While I was having a go at designing the layout and routing myself, Tony quickly came up with a VeroDes design, which I have to say, is far batter than the attempt that I would have made. Simple things (being easy when you know how) like tying unused inputs and outputs together on chips having these signals on opposite sides by not cutting the stripboard between them saves cluttering the board with unnecessary links.

Having seen a photo of Tony's prototype board, I had bought some stripboard (95 x127 mm) that I thought would have been more than adequately sized, as it turned out, if it had not been for Tony's compact design, I would have struggled to fit the parts on my board without it becoming an untidy mess.

 

Tony's VeroDes design for the PAL Reader.

The green lines indicate the wire links on the component side of the board and the red "X"s denote breaks in the tracks on the solder side. Normally, these are at holes, but for the IDC connector, the break must be between the connector pins and respective holes. VeroDes is not able to show this accurately and breaks must be shown aligned with the holes.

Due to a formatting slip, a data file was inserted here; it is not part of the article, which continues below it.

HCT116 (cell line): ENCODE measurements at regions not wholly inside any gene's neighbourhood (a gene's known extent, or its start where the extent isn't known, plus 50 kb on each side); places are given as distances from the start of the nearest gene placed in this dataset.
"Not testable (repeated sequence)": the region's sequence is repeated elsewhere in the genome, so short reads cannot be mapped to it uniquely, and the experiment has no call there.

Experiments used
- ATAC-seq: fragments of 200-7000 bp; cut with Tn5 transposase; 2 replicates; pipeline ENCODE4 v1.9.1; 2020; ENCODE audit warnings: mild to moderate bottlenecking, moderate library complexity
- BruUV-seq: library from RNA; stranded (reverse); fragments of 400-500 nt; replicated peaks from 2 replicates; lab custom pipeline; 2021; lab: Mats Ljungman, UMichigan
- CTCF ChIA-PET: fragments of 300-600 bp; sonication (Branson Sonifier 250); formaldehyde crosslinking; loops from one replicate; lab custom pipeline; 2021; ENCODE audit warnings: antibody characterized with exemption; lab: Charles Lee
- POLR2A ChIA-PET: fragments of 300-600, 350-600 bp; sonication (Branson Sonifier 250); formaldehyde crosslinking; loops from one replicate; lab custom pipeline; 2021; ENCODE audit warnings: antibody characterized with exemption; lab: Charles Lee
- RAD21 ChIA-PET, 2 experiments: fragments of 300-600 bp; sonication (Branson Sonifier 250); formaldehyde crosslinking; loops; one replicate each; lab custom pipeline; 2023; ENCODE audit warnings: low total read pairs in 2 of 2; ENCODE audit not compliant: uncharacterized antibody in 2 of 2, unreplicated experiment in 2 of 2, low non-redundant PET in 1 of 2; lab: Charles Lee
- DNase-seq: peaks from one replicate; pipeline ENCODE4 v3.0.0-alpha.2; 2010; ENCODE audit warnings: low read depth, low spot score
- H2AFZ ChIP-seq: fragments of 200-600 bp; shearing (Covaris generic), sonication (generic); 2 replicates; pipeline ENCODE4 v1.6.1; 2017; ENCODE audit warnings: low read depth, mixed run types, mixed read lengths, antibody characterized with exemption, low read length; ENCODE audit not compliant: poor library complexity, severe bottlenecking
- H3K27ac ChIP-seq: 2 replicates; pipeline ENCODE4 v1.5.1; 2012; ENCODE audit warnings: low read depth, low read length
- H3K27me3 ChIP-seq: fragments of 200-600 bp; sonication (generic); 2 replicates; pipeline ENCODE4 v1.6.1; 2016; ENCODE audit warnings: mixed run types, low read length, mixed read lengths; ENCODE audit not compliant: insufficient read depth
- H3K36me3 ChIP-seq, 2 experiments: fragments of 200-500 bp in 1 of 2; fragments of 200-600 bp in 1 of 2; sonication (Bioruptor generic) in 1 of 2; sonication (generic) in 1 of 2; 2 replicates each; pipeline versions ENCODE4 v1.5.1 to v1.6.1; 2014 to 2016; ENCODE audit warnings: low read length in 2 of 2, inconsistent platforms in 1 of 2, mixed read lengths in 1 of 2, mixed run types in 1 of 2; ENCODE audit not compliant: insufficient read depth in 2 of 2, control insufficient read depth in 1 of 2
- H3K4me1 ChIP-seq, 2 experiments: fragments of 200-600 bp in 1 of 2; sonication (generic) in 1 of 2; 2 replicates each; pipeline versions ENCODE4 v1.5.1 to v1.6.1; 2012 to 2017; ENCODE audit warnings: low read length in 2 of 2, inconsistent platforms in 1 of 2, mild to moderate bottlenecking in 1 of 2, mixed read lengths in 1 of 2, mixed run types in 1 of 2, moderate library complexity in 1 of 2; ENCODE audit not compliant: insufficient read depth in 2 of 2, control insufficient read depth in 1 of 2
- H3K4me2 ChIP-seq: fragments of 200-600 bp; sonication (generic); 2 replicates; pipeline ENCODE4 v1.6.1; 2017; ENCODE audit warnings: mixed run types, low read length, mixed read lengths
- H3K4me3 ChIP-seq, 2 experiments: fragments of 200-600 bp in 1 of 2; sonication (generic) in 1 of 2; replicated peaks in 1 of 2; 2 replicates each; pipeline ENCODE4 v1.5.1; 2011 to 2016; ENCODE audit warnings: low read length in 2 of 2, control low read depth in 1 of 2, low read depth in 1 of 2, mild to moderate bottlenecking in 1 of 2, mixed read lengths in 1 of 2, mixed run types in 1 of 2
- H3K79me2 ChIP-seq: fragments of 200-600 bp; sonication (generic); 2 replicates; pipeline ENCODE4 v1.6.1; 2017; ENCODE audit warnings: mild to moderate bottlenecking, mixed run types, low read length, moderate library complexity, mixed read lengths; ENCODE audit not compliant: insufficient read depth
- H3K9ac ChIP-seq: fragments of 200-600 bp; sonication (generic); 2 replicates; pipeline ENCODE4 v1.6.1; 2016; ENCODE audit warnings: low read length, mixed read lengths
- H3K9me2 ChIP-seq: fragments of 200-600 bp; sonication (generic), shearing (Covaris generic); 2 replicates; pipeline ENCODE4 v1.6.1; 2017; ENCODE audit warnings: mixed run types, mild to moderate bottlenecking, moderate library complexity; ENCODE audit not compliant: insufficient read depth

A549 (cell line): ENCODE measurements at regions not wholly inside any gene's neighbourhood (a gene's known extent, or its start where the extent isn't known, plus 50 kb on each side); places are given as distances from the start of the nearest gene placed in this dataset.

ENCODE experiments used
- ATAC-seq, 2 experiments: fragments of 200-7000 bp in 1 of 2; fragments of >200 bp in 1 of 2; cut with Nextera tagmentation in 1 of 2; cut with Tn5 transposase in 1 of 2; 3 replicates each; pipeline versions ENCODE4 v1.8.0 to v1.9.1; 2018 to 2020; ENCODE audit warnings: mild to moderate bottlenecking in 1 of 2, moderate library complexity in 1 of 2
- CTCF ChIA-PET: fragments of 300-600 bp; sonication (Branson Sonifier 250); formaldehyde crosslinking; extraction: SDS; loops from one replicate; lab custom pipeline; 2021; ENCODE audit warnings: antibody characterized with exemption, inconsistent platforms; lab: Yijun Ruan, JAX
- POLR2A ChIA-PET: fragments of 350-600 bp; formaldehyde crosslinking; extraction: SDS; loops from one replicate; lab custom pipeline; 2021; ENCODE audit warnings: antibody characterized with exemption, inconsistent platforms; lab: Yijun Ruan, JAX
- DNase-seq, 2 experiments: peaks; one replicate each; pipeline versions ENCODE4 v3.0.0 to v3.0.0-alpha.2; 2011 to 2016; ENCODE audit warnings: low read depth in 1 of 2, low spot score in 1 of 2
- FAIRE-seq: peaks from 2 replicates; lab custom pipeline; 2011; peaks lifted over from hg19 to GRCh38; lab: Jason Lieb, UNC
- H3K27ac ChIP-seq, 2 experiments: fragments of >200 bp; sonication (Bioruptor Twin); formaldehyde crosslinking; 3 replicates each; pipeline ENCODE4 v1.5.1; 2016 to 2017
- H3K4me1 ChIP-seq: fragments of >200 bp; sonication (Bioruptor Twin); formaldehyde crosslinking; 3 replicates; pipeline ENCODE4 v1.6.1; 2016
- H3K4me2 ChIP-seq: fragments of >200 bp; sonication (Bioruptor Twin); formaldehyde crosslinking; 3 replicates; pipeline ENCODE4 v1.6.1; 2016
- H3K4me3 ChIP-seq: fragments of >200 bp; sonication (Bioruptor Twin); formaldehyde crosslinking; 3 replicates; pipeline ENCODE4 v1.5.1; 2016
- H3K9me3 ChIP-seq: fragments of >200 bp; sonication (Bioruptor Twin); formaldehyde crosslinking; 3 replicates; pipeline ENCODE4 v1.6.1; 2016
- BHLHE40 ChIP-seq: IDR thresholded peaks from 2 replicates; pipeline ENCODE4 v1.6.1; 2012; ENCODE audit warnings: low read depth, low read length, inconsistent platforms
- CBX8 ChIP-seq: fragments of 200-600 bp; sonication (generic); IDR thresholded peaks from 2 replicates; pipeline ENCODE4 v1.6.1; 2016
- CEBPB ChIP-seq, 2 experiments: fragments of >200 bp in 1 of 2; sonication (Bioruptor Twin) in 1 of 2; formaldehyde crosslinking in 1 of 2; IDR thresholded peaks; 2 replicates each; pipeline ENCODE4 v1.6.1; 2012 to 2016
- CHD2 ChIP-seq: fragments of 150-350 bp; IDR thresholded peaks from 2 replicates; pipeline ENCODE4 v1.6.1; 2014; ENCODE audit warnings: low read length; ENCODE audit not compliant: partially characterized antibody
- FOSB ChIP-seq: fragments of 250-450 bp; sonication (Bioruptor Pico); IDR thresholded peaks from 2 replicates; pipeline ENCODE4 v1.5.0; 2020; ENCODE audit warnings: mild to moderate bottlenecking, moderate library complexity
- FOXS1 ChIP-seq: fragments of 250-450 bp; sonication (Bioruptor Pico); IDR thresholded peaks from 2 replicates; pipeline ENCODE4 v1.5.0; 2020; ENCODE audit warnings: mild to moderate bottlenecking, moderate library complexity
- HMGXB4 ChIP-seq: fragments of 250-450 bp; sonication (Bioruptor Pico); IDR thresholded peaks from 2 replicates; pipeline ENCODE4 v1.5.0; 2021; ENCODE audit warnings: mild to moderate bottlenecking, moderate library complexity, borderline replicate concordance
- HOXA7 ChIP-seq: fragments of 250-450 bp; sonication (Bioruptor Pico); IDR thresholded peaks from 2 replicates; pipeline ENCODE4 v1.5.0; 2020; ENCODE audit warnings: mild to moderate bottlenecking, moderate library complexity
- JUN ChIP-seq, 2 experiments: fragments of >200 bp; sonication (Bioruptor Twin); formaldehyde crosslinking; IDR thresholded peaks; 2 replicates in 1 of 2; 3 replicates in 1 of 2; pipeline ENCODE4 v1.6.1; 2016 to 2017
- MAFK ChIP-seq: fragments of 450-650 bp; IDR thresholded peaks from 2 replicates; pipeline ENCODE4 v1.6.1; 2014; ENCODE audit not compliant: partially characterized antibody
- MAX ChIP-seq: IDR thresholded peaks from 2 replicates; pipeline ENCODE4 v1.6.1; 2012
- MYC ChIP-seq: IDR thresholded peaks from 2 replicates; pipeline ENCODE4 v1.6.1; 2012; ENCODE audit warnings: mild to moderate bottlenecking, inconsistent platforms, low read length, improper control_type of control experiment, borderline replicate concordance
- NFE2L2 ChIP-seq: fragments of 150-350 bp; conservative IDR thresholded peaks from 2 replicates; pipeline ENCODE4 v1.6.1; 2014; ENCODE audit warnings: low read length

(This prototype uses the 5V supply from the MTX I/O port - see below for why this is not feasible and for the finished design.)

A really useful feature of VeroDes is its ability to print overlays for the copper and component sides of the strip-board, these can be used to place the components and identify the track breaks and wire links required.

On the solder side overlay, the position of the track breaks are indicated by the red dots and the link ends or component legs, by the grey circles.

Preparing for the "operation", scalpel at the ready!

 - The surgical mask and gown are just out of shot :-)

 

[If I do something like this again, I will invest in one of those hands free solder stations with a light and magnifying glass - it would have been a great help - particularly when cutting the tracks and checking the solder joints at the end.]

The first task was to make the required cuts in the tracks. You can buy track cutters for stripboard, most of these are basically just a drill bit in a handle that is turned on a hole to cut the narrow strips of copper on either side of the hole.

(These tools are not suitable for cutting the strips between holes.)

When making the track breaks it's wise to "measure twice, cut once" !